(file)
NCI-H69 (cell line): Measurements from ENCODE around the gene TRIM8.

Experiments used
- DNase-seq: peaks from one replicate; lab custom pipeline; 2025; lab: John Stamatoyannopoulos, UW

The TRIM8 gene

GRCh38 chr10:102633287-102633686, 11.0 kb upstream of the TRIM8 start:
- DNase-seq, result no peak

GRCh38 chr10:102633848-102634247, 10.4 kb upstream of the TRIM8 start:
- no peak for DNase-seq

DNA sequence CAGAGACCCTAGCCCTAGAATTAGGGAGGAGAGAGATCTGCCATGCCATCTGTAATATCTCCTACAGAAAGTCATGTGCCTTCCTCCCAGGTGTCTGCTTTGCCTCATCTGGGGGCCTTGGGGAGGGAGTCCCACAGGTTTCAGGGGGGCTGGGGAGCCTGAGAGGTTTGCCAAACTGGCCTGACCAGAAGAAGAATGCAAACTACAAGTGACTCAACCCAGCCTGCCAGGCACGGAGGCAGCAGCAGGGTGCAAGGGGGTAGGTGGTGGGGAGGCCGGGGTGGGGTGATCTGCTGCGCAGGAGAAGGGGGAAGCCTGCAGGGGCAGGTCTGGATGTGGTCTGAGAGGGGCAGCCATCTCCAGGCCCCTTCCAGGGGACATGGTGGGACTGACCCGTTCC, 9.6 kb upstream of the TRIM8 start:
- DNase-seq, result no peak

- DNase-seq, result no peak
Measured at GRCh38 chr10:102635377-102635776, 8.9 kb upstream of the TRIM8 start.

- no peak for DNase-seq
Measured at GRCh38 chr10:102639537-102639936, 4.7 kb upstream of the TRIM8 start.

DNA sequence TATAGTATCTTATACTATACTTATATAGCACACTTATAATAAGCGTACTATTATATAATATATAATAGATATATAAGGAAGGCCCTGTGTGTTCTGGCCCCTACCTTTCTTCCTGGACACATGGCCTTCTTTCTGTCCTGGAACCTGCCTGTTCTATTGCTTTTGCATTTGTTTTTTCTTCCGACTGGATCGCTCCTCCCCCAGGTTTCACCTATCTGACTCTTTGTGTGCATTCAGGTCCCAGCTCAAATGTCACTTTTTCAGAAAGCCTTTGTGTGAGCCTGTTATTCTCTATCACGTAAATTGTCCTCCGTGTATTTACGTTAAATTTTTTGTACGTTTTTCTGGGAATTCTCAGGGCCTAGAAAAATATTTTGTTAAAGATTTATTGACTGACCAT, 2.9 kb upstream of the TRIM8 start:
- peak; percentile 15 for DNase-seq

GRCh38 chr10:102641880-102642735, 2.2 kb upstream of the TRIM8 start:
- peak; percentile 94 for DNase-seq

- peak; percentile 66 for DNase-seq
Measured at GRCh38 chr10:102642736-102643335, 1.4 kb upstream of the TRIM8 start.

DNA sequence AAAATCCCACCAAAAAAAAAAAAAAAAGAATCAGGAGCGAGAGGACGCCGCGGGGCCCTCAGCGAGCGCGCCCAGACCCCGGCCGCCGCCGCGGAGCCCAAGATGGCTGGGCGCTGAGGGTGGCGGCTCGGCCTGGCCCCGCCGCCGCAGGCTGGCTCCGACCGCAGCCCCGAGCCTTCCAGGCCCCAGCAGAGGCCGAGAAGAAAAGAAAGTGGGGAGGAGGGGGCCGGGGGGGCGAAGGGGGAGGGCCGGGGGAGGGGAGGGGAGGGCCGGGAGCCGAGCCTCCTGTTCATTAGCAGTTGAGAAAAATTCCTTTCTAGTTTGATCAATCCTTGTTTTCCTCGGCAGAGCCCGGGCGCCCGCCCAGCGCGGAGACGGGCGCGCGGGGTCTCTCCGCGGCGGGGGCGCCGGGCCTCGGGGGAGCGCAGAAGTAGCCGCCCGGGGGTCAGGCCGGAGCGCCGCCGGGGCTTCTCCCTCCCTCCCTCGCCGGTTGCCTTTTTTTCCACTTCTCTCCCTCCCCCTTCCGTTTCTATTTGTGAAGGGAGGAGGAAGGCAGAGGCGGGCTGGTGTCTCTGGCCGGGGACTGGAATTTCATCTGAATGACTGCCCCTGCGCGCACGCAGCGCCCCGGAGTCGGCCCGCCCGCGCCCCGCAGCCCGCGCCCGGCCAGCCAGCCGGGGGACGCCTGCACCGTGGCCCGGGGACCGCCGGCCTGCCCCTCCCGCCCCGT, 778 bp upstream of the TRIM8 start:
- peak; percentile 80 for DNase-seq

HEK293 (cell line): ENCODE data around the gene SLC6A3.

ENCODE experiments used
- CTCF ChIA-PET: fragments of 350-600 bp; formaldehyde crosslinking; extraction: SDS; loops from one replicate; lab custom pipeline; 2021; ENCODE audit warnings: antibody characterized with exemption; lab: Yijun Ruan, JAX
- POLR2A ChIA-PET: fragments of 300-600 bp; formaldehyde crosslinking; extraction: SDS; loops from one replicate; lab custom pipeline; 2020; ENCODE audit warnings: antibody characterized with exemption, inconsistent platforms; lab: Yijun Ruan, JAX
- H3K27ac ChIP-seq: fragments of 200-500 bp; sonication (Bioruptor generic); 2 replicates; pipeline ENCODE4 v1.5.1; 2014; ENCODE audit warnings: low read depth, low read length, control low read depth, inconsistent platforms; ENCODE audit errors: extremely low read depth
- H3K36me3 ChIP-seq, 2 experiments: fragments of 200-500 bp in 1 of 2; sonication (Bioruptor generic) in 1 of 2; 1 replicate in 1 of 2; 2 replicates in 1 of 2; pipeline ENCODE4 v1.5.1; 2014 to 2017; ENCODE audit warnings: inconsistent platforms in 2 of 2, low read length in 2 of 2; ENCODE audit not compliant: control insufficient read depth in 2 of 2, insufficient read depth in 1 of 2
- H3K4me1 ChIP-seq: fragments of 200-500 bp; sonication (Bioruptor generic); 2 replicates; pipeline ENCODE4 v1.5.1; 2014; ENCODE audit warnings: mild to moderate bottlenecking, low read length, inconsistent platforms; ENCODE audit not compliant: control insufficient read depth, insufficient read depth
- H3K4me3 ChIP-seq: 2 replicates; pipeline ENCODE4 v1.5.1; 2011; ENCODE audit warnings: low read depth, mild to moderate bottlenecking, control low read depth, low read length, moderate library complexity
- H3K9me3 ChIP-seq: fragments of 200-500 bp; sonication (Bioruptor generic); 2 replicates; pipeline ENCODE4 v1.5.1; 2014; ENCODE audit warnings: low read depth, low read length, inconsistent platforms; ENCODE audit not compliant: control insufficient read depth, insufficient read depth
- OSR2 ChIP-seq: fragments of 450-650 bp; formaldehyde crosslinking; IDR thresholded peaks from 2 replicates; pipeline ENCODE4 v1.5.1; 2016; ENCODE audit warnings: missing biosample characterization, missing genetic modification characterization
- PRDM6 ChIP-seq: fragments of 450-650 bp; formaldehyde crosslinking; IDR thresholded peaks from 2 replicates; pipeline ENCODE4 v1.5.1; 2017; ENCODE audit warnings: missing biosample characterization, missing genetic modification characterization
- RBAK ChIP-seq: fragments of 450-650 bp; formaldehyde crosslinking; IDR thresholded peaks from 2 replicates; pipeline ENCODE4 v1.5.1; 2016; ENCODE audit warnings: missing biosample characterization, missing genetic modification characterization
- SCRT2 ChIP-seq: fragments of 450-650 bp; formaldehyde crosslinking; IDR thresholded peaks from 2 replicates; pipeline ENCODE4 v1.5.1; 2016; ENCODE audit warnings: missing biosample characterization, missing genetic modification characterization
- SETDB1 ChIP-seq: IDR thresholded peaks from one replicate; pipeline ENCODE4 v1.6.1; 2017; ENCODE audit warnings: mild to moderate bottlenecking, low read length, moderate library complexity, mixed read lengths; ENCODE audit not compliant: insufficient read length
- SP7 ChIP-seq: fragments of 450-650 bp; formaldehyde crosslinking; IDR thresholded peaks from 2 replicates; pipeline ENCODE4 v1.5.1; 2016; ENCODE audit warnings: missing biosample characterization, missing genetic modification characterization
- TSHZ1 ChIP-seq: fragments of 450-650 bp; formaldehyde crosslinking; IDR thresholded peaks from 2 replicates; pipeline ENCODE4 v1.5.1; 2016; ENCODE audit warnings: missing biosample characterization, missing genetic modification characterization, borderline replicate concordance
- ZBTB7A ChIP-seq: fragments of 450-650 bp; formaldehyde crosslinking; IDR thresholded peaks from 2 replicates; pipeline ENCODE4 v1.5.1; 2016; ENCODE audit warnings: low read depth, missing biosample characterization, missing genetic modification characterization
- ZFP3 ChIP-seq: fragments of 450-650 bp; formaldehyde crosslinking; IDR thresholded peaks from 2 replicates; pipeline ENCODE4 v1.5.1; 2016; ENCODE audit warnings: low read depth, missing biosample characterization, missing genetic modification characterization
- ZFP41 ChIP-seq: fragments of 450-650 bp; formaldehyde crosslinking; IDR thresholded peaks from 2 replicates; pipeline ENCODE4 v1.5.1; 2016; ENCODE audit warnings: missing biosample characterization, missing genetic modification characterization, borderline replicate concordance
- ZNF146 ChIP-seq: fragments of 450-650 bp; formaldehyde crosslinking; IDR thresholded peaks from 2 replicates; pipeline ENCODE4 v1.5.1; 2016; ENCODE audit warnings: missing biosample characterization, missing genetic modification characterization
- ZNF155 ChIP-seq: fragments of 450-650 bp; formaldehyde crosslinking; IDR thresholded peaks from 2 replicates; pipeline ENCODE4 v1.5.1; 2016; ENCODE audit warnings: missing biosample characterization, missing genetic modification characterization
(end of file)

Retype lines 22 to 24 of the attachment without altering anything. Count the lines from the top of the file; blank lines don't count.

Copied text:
- peak; percentile 80 for DNase-seq

HEK293 (cell line): ENCODE data around the gene SLC6A3.

ENCODE experiments used